If your water system shut off right now and didn’t work for 2 days, what would you do? How devastating would that be to your lifestyle? If your answer is “No big deal”, then you can flip to the next page. But, if this would be a problem for you and you want to know how to avoid this potential issue, then keep reading this article.
Everything man-made can break. Your water system will fail someday. There are some things you can do to make your system last longer and give you a backup water supply when the time comes.
- Protect your pumping system from damage caused by dry run. All pumps are damaged if they run without water. Make sure your pumps have protection that will shut the pump off when this occurs. Depending upon how your water system is set up, you may need a pumpsaver or a float switch added to your water system. If you have multiple pumps (like on a storage tank system) make sure you protect every pump.
- Protect your system from damage caused by voltage spikes. The electrical supply that we get has voltage spikes that can damage our pumps and controllers. A simple surge protector can limit the damage. You have one on your TV, why don’t you have one on your pump?
- Protect your pump by limiting starts. The life of the pump is shortened each time the pump starts. If you can limit the number of times the pump starts, you can extend its life. This can be done by making sure that you have adequate pressure tank capacity or by adding a storage tank system.
- Protect your water system from damage due to the elements. Freezing weather can bust pipes, valves, sensors, gauges, and pumps. Hot weather can damage electrical controls and booster pump motors. Rain and irrigation spray can damage anything electrical. A pump house is typically the best way to protect from all these things. But, even if you don’t have a pump house, there are things you can do to limit the effects of these on your water system.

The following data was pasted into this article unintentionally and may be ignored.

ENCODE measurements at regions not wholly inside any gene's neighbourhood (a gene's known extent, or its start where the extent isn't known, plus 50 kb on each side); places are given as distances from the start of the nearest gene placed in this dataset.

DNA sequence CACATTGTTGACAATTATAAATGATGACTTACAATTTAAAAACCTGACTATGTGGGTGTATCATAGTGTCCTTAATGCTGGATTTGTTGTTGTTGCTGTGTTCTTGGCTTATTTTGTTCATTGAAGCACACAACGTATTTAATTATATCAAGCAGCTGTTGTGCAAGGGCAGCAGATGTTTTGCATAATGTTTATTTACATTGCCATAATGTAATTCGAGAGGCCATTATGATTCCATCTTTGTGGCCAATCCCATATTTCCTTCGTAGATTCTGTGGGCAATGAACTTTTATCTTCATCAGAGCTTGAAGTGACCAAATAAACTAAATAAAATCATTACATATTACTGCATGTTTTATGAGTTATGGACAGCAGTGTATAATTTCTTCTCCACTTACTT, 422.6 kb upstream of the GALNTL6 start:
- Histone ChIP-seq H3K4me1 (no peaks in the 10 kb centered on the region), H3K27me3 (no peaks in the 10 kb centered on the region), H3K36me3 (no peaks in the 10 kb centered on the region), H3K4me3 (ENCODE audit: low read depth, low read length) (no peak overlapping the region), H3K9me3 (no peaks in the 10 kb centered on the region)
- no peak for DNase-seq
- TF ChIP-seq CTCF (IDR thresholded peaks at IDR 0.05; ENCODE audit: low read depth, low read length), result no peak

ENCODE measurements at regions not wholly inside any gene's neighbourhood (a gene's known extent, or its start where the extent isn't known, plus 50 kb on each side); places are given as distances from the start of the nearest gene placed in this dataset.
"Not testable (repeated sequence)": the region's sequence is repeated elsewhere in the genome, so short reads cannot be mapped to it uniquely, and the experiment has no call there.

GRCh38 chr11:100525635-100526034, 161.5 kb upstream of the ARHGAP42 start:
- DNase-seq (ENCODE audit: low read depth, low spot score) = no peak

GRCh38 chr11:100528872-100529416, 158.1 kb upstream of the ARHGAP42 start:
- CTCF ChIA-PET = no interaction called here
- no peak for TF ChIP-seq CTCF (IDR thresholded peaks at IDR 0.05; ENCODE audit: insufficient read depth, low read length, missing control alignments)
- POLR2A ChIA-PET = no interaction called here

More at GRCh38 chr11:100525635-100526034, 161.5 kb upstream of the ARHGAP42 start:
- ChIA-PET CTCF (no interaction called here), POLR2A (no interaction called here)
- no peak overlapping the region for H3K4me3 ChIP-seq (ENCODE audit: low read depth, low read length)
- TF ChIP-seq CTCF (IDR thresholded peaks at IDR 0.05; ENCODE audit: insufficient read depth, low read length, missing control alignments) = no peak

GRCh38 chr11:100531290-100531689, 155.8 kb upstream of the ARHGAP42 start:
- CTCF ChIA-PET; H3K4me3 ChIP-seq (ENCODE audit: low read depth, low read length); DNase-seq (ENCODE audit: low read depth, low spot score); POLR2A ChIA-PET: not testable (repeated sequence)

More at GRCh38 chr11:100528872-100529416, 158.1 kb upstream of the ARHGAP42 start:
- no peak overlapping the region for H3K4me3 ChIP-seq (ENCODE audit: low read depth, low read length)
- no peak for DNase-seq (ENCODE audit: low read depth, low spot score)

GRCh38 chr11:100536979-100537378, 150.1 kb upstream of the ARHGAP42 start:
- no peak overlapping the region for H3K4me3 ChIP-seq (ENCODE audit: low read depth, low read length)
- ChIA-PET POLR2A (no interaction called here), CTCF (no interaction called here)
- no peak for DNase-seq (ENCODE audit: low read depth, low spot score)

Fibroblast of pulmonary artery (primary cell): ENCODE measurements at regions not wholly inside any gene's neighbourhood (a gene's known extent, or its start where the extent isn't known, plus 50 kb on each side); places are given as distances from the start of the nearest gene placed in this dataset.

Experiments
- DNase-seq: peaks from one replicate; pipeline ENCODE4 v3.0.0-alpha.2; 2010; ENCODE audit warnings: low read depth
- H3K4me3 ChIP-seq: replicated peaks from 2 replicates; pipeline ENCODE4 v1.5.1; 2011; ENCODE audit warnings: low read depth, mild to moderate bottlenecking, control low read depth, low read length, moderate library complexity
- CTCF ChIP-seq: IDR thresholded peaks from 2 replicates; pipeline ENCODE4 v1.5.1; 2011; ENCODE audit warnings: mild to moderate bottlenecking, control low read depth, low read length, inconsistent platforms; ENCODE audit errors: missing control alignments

- Protect your electrical system from pests. We have found ants, wasps, mud daubers, geckos, butterflies, lizards, frogs, and centipedes in the electrical boxes of well systems. They usually cause minor damage that shuts the system down. In some cases, they have caused fires to burn down pump houses. Keep all electrical boxes closed properly to prevent larger critters from getting in. Use ant poisons to keep the small ones out. We use a dielectric chemical spray in our electrical boxes that keeps everything out for at least one year.
- Develop a backup water system. You know that the system is going to shut down some day. Wouldn’t it be nice to have a backup plan ready to go? Here are some options.
- Have an agreement with your neighbor to connect to their water system in an emergency. You can run a water hose from your faucet to their faucet. You will just need a simple double female hose connector that you can buy at any hardware store. You can even steal the water hose on your clothes washing machine for quick hookups. The pressure may not be great, but you have water again.
- Install a storage tank system with a built-in reserve. Most of the storage tank systems that we build for domestic use have a reserve built in. Our standard 2500 gallon storage tank system usually has a 1000 gallon reserve ready to use. All you must do is flip a switch on the controller and you have access to 1000 gallons of water. With this system, you are never out of water.
- Build an alternate water system. You can never have too many sources of water. If you have city water or a rainwater collection system that can act as a backup for your water needs.
If you get creative, you will find there are several ways that you can make your water system last longer and still provide your home with water if something does fail. If you need help with any of these projects, we would be happy to help.